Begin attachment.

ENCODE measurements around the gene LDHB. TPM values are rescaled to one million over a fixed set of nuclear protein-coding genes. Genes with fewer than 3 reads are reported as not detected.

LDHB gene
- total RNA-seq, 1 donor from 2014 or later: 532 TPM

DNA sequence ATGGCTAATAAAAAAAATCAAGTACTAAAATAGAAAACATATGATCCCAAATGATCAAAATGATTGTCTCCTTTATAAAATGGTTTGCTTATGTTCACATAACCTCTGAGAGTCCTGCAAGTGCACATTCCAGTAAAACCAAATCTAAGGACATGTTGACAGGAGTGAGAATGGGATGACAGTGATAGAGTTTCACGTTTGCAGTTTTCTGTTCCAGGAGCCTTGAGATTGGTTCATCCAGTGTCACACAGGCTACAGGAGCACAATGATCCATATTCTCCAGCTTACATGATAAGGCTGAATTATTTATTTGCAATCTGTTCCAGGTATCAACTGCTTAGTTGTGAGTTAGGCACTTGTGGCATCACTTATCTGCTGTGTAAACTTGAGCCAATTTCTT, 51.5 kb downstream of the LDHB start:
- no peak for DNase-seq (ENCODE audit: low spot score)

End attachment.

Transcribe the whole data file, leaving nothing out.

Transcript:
ENCODE measurements around the gene LDHB. TPM values are rescaled to one million over a fixed set of nuclear protein-coding genes. Genes with fewer than 3 reads are reported as not detected.

LDHB gene
- total RNA-seq, 1 donor from 2014 or later: 532 TPM

DNA sequence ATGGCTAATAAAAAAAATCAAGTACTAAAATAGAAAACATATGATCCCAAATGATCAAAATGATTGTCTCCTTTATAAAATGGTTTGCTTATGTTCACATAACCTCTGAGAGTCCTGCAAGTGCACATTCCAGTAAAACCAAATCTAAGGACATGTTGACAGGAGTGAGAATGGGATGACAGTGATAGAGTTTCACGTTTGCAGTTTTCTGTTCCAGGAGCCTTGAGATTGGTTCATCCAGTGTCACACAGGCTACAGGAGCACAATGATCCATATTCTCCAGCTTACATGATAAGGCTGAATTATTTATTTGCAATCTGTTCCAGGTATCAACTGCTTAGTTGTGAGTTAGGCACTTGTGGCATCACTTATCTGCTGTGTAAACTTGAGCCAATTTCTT, 51.5 kb downstream of the LDHB start:
- no peak for DNase-seq (ENCODE audit: low spot score)